DeLaria, the first openly gay comic to appear on a television in America, where she proudly called herself a “dyke” on The Arsenio Hall Show in 1993, says Ptown has always been on the political cutting edge. A self-professed “queer warrior,” DeLaria was furious throughout the ’80s at the Regan administration’s callous response to the AIDS epidemic, as well as the American public, which just didn’t seem to care. She started performing in Provincetown in 1984, and at the time, it was the only place where the Orange Is the New Black star and other openly LGBTQ entertainers could get regular work.

Today, Provincetown no longer has the same iconoclastic feel. Wealthy gays have infiltrated the town, where now 70 percent of residents are second-home owners. A real-estate boom has pit well-heeled urbanites against the artists and dissenters, whose irreverence and glorious weirdness have always set the tone for Ptown. And while the median household income in Provincetown has declined to roughly $42,000—a drop of more than 10 percent from 2000-2016—a person needs an annual income of $120,040 to afford a median-priced house, according to a UMass Dartmouth study.

Still, thankfully the high-priced condos have not expunged all of Ptown’s quirks—at least not yet. There are still street-side artists, drag queens, and plenty of big old queens, too. Take it from this twunk: Provincetown remains the most liberating place on earth. The Provincetown Inn Pool, for instance, is the only place where I will allow my translucent hairy thighs to hang out of a speedo—and still feel slightly overdressed.

For restauranteur Brian Piccini, co-owner of Boston’s Deuxave and dbar, Provincetown is the place where he discovered gay porn (he says his mother, who accompanied him to the nondescript X-rated shop, ripped the magazine out of his hands). It is also the only place he says he can relax, and truly feel at peace. “Being gay, it’s absolutely a haven,” he says of Ptown. “People ask me all of the time, ‘What other place is like it in the world?’ There’s really no other place like it.”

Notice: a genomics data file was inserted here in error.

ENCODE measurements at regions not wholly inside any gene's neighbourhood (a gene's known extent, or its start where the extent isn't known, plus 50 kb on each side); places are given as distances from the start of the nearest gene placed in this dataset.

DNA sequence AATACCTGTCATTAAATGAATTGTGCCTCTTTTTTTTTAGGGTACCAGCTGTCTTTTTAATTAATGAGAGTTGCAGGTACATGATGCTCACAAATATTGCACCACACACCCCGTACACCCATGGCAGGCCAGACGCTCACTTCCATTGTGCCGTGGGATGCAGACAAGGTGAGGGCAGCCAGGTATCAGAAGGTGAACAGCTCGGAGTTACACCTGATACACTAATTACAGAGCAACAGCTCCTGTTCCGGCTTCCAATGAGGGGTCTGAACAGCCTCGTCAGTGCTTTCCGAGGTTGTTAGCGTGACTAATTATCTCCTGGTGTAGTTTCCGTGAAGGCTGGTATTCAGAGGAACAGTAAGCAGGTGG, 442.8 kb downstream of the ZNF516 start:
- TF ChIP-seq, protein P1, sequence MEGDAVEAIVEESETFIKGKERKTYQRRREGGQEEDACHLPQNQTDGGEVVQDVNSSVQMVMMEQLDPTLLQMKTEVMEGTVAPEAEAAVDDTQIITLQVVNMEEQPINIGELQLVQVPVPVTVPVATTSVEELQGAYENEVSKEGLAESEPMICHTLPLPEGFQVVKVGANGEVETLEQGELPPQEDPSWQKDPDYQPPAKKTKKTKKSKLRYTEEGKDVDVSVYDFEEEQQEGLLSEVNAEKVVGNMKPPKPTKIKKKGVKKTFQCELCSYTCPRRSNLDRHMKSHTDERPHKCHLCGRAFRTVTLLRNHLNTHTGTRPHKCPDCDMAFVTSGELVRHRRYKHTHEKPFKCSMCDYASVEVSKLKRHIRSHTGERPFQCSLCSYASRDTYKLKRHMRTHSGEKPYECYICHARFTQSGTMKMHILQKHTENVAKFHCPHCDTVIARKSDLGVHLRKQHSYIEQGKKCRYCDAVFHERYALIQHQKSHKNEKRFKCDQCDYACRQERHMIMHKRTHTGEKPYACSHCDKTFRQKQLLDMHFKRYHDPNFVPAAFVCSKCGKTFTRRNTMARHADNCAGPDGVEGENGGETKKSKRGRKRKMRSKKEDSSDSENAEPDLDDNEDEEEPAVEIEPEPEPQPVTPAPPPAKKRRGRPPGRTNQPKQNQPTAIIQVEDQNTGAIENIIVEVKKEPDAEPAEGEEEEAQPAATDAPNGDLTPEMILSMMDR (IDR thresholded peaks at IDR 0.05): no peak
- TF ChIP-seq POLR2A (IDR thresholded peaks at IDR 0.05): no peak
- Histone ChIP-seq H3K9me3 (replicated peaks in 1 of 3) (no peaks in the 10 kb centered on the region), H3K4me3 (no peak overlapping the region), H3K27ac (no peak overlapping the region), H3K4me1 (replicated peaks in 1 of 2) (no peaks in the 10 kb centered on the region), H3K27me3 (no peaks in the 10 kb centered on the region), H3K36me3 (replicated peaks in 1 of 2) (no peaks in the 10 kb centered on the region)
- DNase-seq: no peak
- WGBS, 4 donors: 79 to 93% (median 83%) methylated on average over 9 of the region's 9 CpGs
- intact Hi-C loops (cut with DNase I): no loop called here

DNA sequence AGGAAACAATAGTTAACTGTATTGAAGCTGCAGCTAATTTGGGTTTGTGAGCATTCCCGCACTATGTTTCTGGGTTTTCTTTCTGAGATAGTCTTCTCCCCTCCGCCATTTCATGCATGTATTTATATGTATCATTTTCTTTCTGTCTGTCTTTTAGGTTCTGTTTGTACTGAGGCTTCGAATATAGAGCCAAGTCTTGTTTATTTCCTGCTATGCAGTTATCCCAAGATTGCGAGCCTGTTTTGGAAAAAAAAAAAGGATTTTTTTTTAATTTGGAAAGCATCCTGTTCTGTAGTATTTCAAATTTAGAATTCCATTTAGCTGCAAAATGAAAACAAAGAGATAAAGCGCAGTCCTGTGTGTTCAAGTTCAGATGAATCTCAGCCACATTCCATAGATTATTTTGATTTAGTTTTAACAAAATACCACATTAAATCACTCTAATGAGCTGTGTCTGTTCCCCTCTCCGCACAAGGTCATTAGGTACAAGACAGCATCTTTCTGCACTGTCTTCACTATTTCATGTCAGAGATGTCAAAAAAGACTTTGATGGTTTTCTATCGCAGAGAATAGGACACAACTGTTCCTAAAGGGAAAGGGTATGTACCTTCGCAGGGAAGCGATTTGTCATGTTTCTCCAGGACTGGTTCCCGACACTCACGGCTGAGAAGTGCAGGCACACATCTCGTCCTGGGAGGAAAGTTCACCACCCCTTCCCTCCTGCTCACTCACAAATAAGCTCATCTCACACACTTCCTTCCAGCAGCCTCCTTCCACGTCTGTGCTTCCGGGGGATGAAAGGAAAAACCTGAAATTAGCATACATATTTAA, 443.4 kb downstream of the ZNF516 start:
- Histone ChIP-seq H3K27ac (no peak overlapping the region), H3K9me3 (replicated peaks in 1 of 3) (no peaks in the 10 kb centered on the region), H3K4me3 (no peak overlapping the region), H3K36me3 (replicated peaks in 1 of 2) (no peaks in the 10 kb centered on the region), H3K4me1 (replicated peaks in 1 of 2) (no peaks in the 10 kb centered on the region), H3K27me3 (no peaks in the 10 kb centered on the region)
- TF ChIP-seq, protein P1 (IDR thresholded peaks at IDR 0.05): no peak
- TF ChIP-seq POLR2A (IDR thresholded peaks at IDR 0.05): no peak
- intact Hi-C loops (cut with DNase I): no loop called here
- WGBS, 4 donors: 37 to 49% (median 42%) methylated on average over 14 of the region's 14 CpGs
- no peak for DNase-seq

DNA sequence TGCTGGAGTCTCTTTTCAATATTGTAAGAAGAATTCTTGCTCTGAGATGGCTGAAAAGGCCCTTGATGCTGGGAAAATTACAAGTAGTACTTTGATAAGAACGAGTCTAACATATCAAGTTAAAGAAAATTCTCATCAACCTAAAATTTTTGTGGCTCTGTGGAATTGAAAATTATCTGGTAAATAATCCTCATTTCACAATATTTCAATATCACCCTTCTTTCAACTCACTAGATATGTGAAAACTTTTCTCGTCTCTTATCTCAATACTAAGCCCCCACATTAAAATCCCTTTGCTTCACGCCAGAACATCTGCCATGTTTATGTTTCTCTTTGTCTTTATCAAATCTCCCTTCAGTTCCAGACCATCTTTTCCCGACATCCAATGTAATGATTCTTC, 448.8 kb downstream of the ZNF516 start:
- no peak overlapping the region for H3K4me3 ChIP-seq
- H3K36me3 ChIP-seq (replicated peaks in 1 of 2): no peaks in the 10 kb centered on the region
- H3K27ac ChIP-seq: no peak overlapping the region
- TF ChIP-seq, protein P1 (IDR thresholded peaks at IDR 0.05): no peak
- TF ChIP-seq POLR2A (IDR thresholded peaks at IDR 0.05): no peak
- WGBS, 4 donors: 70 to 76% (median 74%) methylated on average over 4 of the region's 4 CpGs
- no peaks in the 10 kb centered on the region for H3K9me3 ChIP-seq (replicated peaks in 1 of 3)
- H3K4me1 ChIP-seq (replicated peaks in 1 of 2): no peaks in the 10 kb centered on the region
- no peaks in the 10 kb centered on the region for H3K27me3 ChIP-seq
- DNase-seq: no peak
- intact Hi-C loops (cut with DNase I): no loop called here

Preserving that unique spirit will mean helping Ptown weather the current crisis. Koherr, who recalls feeling like Godzilla conquering Tokyo when he first started coming to Ptown as a young man, says he feels a responsibility to do what he can this summer to keep the town’s spirit alive—and hopes others of able means and health follow suit. “It’s still really special, it’s still magical,” he says. “We just have to step off the dance floor for one year and have a different experience in the town.”

I, for one, will be ready to embrace that so-called different experience when I head down to Provincetown with some friends for a Fourth of July—sans fireworks. I am keeping my reservation for Carnival, too, and plan to sport my finest Holidays-themed face mask down Commercial Street. How, after all, could I do any less for the place that played host to so many moments on my journey to becoming a fully out and confident gay man.

One of the many tragedies of the summer of 2020 is that the coronavirus pandemic will rob thousands of young LGBTQ people of exactly those sudden and euphoric coming of age moments. But I’m not giving up hope. Ptown will endure—the magic of the spot is among the strongest, most intangible forces on earth. And fortunately for visitors, all that’s required to experience that magic is opening your eyes. “It’s just beautiful,” DeLaria says. “It’s like no place I’ve ever seen.”